Re: [PATCH] scsi: hpsa: fix multiple issues in path_info_show

From: Don Brace
Date: Wed Oct 28 2015 - 16:33:57 EST

On 10/27/2015 05:16 PM, Rasmus Villemoes wrote:
I'm not familiar with this code, but path_info_show() (added in
8270b86243658 "hpsa: add sysfs entry path_info to show box and
bay information") seems to be broken in multiple ways.

First, there's

817 return snprintf(buf, output_len+1, "%s%s%s%s%s%s%s%s",
818 path[0], path[1], path[2], path[3],
819 path[4], path[5], path[6], path[7]);

so hopefully output_len contains the combined length of the eight
strings. Otherwise, snprintf will stop copying to the output
buffer, but still end up reporting that combined length - which
in turn would result in user-space getting a bunch of useless nul
bytes (thankfully the upper sysfs layer seems to clear the output
buffer before passing it to the various ->show routines). But we have

767 output_len = snprintf(path[i],
768 PATH_STRING_LEN, "[%d:%d:%d:%d] %20.20s ",
769 h->scsi_host->host_no,
770 hdev->bus, hdev->target, hdev->lun,
771 scsi_device_type(hdev->devtype));

so output_len at best contains the length of the last string printed.

Inside the loop, we then otherwise add to output_len. By magic,
we still have PATH_STRING_LEN available every time... This
wouldn't really be a problem if the bean-counting has been done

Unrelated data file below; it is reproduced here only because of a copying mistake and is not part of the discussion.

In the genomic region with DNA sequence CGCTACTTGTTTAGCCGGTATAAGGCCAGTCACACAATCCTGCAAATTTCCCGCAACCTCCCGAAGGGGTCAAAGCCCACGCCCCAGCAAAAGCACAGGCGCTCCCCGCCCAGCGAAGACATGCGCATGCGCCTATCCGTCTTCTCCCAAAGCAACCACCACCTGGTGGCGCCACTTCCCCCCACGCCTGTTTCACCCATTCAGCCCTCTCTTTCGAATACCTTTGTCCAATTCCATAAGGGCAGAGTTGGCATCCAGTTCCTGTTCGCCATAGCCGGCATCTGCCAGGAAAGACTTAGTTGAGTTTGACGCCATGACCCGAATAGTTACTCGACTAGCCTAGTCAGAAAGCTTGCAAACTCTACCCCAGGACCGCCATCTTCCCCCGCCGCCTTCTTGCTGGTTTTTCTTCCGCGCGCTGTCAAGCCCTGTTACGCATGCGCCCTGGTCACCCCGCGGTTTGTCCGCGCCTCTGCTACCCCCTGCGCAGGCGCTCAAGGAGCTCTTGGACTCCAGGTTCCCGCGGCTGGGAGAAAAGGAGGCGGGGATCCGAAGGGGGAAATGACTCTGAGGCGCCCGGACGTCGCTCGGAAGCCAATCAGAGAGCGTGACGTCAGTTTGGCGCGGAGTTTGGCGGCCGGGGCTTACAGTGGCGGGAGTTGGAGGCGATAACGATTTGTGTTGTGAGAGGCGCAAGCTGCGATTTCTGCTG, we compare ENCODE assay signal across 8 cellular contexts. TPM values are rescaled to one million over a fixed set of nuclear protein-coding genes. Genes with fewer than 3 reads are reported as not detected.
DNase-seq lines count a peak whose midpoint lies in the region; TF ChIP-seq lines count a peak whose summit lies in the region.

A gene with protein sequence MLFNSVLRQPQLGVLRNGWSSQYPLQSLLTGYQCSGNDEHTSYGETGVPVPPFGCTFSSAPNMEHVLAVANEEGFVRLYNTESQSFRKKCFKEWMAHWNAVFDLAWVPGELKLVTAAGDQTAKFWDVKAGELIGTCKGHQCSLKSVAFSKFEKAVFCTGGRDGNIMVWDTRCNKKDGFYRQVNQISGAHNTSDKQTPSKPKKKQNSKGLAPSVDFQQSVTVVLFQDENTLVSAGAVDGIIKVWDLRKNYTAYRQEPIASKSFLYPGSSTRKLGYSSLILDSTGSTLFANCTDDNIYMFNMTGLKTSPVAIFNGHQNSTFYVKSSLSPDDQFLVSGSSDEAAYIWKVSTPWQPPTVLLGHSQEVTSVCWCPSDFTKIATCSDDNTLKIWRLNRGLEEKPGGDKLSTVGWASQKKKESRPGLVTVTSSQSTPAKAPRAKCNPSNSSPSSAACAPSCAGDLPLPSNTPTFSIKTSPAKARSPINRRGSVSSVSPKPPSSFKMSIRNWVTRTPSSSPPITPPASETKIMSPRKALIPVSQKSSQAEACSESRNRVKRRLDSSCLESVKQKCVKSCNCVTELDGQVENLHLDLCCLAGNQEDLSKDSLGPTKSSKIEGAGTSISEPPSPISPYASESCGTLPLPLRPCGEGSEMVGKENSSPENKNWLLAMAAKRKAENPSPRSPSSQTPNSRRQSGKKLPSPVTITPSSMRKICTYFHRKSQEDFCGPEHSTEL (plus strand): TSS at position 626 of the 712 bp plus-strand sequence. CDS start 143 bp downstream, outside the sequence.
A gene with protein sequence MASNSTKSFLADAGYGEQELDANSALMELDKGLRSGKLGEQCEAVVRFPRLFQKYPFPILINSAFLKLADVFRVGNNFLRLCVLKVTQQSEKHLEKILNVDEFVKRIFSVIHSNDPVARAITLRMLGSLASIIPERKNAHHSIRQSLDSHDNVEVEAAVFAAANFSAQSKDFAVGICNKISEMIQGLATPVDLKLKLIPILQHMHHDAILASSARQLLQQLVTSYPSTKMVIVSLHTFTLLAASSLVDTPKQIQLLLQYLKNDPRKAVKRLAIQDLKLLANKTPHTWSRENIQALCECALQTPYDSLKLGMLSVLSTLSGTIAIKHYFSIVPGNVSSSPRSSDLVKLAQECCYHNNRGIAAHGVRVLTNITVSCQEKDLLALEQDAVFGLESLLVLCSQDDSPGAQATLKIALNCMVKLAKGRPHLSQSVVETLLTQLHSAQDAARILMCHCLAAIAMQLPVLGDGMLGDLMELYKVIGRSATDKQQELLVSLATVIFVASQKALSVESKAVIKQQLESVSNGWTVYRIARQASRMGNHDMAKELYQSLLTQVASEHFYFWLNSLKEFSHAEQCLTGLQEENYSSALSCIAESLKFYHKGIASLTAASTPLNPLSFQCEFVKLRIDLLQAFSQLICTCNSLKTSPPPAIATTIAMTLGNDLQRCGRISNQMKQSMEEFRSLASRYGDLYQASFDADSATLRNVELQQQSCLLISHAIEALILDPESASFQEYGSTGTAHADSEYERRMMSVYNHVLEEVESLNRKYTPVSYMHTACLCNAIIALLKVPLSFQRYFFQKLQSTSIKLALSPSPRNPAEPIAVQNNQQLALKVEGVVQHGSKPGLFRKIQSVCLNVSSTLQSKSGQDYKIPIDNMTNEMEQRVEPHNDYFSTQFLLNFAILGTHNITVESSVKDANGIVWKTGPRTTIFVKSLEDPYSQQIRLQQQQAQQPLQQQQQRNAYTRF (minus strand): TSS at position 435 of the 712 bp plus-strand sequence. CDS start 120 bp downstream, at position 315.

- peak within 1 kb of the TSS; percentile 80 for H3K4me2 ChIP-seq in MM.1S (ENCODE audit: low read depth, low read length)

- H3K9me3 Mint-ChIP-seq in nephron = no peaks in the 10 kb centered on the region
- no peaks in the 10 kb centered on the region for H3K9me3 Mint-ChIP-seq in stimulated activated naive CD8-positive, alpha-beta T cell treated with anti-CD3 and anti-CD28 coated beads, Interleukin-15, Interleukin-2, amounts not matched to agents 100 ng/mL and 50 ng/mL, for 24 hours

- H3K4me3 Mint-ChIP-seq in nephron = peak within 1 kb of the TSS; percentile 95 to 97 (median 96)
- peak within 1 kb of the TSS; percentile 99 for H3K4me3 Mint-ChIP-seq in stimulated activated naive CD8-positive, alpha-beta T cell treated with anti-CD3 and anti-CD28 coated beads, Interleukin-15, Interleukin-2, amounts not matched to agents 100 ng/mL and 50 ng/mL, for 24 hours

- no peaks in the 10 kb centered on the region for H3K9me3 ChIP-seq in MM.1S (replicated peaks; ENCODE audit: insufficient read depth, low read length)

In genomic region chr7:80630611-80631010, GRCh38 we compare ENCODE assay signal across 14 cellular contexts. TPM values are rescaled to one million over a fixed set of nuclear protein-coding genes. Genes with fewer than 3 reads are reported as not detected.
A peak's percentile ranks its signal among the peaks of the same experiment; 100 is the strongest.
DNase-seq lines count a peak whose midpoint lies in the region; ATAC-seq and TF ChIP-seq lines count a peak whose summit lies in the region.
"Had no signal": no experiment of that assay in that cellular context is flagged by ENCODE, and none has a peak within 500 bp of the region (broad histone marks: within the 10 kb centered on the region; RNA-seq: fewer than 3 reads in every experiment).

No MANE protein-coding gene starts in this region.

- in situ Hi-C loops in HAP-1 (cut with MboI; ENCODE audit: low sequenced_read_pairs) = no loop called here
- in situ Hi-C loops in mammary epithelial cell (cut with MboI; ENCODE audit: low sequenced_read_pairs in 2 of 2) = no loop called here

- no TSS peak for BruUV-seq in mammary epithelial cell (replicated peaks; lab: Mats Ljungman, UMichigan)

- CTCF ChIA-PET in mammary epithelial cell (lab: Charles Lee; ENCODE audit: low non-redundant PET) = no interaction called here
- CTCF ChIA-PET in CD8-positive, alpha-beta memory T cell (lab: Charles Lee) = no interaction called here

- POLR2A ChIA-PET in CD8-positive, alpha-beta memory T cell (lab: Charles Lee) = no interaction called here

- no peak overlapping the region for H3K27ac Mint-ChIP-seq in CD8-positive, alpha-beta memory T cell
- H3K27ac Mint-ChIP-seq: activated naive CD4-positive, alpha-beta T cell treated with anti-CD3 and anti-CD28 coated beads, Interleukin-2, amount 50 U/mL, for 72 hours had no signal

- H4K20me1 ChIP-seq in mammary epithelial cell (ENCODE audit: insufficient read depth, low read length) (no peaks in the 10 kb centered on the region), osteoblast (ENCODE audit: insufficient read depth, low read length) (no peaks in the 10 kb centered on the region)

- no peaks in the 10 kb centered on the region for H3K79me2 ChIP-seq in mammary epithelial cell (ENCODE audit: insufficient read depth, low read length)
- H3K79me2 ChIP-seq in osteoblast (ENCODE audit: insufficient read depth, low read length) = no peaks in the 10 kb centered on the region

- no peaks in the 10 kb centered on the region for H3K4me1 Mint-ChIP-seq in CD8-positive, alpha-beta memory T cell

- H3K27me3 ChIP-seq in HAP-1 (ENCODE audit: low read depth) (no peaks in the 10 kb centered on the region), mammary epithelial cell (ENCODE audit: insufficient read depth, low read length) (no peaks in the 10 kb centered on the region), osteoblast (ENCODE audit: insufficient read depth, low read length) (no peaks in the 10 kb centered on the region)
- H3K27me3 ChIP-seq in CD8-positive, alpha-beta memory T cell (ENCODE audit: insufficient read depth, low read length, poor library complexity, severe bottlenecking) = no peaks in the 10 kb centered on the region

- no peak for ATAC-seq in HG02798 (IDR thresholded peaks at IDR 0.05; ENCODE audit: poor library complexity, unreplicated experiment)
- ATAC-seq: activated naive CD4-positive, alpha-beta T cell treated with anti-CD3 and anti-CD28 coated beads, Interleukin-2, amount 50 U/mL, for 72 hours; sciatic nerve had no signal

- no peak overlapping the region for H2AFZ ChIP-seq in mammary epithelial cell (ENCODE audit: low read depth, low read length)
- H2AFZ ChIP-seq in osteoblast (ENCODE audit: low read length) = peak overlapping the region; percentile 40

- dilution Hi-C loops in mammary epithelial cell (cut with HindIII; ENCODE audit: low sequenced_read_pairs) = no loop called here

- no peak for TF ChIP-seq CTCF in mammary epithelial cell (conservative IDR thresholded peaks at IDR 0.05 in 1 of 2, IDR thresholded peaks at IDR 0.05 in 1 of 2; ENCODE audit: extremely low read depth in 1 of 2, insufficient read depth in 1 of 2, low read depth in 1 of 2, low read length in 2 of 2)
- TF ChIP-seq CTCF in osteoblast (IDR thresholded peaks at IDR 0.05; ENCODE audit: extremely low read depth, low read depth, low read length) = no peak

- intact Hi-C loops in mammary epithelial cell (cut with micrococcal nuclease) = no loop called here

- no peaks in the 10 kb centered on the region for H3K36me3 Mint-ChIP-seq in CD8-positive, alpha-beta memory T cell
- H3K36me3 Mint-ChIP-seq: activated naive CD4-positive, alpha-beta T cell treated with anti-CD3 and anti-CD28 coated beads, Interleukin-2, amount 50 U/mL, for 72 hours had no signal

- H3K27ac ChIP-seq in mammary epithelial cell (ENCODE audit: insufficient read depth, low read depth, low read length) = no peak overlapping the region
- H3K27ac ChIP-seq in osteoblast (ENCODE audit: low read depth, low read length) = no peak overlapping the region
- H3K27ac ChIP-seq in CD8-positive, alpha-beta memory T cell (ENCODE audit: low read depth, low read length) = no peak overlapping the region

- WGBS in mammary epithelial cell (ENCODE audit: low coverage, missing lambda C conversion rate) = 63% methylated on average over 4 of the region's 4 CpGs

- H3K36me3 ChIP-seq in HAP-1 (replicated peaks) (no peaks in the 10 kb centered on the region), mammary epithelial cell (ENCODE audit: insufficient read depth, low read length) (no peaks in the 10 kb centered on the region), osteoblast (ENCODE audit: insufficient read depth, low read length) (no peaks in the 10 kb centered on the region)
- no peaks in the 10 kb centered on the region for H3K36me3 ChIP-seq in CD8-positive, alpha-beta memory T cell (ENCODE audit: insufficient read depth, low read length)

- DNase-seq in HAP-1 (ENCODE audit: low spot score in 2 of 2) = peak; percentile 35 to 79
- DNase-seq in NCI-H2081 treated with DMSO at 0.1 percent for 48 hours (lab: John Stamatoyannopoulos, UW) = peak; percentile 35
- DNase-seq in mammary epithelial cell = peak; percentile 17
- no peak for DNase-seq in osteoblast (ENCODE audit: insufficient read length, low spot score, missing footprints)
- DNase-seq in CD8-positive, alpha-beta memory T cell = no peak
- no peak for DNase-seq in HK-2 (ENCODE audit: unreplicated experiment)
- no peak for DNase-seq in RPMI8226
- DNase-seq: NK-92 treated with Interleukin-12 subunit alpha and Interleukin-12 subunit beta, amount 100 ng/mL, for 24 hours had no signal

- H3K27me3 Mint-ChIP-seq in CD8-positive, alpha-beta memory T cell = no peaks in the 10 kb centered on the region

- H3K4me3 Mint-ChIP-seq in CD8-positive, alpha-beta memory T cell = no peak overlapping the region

properly and each line actually does fit in 50 bytes, and maybe
it does, but I don't immediately see why. Suppose we end up
taking this branch:

802 output_len += snprintf(path[i] + output_len,
804 "BOX: %hhu BAY: %hhu %s\n",
805 box, bay, active);

An optimistic estimate says this uses strlen("BOX: 1 BAY: 2
Active\n") which is 21. Now add the 20 bytes guaranteed by the
%20.20s and then some for the rest of that format string, and
we're easily over 50 bytes. I don't think we can get over 100
bytes even being pessimistic, so this just means we'll scribble
into the next path[i+1] and maybe get that overwritten later,
leading to some garbled output (in fact, since we'd overwrite the
previous string's 0-terminator, we could end up with one very
long string and then print various suffixes of that, leading to
much more than 400 bytes of output). Except of course when we're
filling path[7], where overrunning it means writing random stuff
to the kernel stack, which is usually a lot of fun.

We can fix all of that and get rid of the 400 byte stack buffer by
simply writing directly to the given output buffer, which the upper
layer guarantees is at least PAGE_SIZE. s[c]nprintf doesn't care where
it is writing to, so this doesn't make the spin lock hold time any
longer. Using scnprintf ensures that output_len always represents the
number of bytes actually written to the buffer, so we'll report the
proper amount to the upper layer.

Signed-off-by: Rasmus Villemoes <linux@xxxxxxxxxxxxxxxxxx>

Thanks, I added this to my current patch set. This patch will be up
with you as the author soon.
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